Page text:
Outside of my day job, in the near future (probably from next week) I’ll be working on some front-end web design for a local music group, and getting back into keeping up with digital trends and innovations and making sure to get my thoughts down in blogpost form!

Getting started on PRINCE2 Learning

At the start of the year, I mentioned that I would be working towards a PRINCE2 Project Management qualification this year, and I’ve started to read through the two introduction books that I bought. I’ve decided that I will also get the a proper copy of the official manual, it’s quite expensive but I do find it easier to read and make notes on a physical copy of a textbook.

At the moment, I’m reading the books through on my kindle and putting in highlights. Then I plan to go back through, take those highlights and make my own annotations around them, which I’ll then put up here where I can check back on them regularly to ensure that I still know the details. I’ve said this before but this is where I find that my blog really helps with self-study. If other people might be reading my notes then I have to write and explain them in a way that should makes sense to them, and will therefore for sense to me when I come back to them!

Anyway, I’m a little way into PRINCE2 Made Simple: Updated 2017 Version and the first thing I’m definitely learning is that project management is all about a clear process, with steps laid out where you check in and make sure that the project is still meeting goals and still viable.

The book does keep stressing that this is mostly common sense – of course you go into a big project with laid-out plans in place, but also it shows how a lot of projects can go wrong when you aren’t strict enough about checking back and revising the plans. Projects can go over budget and there has to be a point where you either revise the plan, or cancel it before it goes to waste. A lot of this can be human error, because who wants to admit to their bosses that estimates are wrong and costly mistakes have been made? But if there is a process like PRINCE2 that tells you, yes, you have make a report at this stage, and you have include all of these details, then errors can be corrected much more easily.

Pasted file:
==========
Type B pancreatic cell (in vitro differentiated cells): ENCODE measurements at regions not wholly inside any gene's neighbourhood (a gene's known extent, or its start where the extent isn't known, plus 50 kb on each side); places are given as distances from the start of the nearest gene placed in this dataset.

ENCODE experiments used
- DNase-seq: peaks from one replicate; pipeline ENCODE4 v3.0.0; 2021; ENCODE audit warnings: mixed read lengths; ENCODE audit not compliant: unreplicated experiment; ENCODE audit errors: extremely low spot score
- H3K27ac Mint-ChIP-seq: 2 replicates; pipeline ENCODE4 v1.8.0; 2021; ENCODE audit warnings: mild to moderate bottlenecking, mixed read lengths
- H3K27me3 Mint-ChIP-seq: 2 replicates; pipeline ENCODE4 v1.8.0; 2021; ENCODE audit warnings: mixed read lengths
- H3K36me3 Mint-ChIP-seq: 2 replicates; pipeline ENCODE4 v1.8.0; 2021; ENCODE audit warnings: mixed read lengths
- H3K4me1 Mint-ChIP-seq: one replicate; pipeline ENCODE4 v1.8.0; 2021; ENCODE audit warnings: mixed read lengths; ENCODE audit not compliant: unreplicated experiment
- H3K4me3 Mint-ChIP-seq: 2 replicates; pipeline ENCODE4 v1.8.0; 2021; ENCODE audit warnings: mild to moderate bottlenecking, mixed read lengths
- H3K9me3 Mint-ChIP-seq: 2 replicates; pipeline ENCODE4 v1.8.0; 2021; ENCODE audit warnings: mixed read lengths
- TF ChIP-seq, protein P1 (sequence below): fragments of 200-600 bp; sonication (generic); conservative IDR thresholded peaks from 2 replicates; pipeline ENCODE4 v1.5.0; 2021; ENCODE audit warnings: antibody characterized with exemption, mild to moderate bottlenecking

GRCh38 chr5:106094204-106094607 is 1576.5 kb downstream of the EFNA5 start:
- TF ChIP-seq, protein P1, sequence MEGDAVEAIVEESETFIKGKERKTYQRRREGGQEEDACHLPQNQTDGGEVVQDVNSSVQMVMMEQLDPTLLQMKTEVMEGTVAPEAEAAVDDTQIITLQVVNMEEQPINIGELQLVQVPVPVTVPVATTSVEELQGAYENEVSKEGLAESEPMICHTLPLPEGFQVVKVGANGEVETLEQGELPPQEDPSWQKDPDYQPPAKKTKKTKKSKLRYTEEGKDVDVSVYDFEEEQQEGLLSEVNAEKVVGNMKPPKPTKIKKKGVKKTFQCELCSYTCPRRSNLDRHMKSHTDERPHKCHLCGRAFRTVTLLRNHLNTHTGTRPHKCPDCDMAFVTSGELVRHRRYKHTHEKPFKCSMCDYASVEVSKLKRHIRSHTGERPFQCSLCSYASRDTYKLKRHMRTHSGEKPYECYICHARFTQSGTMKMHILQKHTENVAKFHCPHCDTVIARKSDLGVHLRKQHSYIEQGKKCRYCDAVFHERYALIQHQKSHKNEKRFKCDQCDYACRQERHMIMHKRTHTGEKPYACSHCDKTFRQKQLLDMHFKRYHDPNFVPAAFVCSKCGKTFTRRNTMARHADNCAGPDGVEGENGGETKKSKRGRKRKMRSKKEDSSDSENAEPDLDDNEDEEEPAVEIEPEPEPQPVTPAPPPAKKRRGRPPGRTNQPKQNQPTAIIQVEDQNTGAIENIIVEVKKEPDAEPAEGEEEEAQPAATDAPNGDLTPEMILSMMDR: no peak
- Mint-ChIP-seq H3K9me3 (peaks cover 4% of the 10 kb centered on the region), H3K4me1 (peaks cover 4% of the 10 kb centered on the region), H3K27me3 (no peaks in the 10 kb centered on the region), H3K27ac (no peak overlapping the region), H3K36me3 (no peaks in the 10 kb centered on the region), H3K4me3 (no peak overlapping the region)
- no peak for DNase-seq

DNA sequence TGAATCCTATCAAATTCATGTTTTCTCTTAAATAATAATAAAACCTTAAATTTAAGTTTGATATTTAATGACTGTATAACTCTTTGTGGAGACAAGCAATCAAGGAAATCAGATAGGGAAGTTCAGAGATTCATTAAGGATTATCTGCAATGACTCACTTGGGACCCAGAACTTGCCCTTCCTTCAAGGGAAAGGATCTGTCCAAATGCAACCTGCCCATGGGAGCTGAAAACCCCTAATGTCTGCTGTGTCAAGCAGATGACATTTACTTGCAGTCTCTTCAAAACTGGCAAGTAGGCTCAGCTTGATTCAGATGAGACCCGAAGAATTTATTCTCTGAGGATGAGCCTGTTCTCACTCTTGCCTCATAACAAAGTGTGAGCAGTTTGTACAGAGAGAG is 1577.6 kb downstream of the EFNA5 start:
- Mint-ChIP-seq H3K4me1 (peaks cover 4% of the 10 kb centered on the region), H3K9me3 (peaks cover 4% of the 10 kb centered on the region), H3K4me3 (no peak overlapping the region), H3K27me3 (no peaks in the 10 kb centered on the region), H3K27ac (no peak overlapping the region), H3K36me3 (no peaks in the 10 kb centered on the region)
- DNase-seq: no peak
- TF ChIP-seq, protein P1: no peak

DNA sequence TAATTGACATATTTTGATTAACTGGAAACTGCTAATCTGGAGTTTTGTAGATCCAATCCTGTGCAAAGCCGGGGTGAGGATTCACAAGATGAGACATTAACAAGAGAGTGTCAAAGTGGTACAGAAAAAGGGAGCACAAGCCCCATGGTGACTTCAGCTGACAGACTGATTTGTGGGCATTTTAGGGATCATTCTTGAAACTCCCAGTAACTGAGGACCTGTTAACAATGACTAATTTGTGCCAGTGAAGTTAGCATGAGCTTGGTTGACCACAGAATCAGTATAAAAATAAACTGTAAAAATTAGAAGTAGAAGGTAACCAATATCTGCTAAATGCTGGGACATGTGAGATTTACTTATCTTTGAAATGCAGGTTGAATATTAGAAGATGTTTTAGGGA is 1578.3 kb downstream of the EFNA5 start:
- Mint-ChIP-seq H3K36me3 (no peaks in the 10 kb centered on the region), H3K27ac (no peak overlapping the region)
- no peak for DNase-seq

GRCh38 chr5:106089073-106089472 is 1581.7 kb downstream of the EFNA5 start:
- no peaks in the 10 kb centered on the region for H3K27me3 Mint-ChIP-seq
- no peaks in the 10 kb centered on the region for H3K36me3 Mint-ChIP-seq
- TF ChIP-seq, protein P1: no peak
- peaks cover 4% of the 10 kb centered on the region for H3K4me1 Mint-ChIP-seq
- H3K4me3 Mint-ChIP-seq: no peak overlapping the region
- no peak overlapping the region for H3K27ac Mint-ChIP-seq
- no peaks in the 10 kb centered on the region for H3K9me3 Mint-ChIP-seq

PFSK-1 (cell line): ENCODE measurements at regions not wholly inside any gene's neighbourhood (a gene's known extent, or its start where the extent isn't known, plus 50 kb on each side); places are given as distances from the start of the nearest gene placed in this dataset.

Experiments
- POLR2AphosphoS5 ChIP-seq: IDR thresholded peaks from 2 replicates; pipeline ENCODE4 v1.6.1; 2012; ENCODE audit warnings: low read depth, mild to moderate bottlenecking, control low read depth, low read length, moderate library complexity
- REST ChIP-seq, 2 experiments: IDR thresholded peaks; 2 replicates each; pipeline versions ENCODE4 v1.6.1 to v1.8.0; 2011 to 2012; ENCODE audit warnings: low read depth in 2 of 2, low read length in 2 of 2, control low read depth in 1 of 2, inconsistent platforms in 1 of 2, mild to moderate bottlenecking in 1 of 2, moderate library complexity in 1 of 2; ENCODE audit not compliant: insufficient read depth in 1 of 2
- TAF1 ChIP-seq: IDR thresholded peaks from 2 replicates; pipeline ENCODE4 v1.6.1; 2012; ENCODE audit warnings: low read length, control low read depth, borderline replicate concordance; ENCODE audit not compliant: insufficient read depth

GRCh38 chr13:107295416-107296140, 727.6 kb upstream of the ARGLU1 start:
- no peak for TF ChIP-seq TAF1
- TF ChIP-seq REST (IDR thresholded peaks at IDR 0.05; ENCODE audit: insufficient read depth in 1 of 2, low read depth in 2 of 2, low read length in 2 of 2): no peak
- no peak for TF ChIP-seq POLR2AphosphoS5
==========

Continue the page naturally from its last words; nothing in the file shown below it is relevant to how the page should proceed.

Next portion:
Where things are at – Extremely quick post!

So, I’ve been about a month in my new marketing job, which has been a fantastic experience so far. There’s a lot to work on, and much like my previous roles, I’m not planning to talk much about the particular details of my job. But I’m very happy where I am, and so I realised I have some more time to work on blogposts!

I’ve started to look through some stuff on Codecademy again, starting over again with their Intro to HTML. Having been an admin for several more websites since I last tried to complete courses on here, I’m already finding the course easier to work through because I have better context for the code itself. It feels good to have a structured course to work on again as well, and especially one that goes right back to understandable basics. I’ve only ever done coding in bits and bobs and fumbling through stuff until it works, so I’d like to make sure I have a firmer basis.

Honestly, that’s about it for me! Mostly, I’m trying to exercise and get outside a lot. The only realistic way to get to my new office right now is by car so I’m having to make sure I walk to places and exercise more.

Happy New Year

Firstly, Happy New Year!

I hadn’t planned to make a post today at all, but suddenly I felt the urge to set a few short words down before bed.

I know many people probably look on New Year as something of an arbitrary date – yes, it changes a bunch of numbers on the calendar, but in terms of turning over a new leaf, setting goals, or making resolutions, these are things that you could decide to do on literally any other day. Yet, something about today did feel like it was pushing me to be productive and feel uplifted (the unexpected sunny weather definitely helped). I went for a run for the first time in a while, and it felt great. Part of the way through, it occurred to me that my new job being in the grounds of a massive country estate opens up all kinds of possibilities for taking running more seriously as a hobby, at least once it starts to get light in the evenings.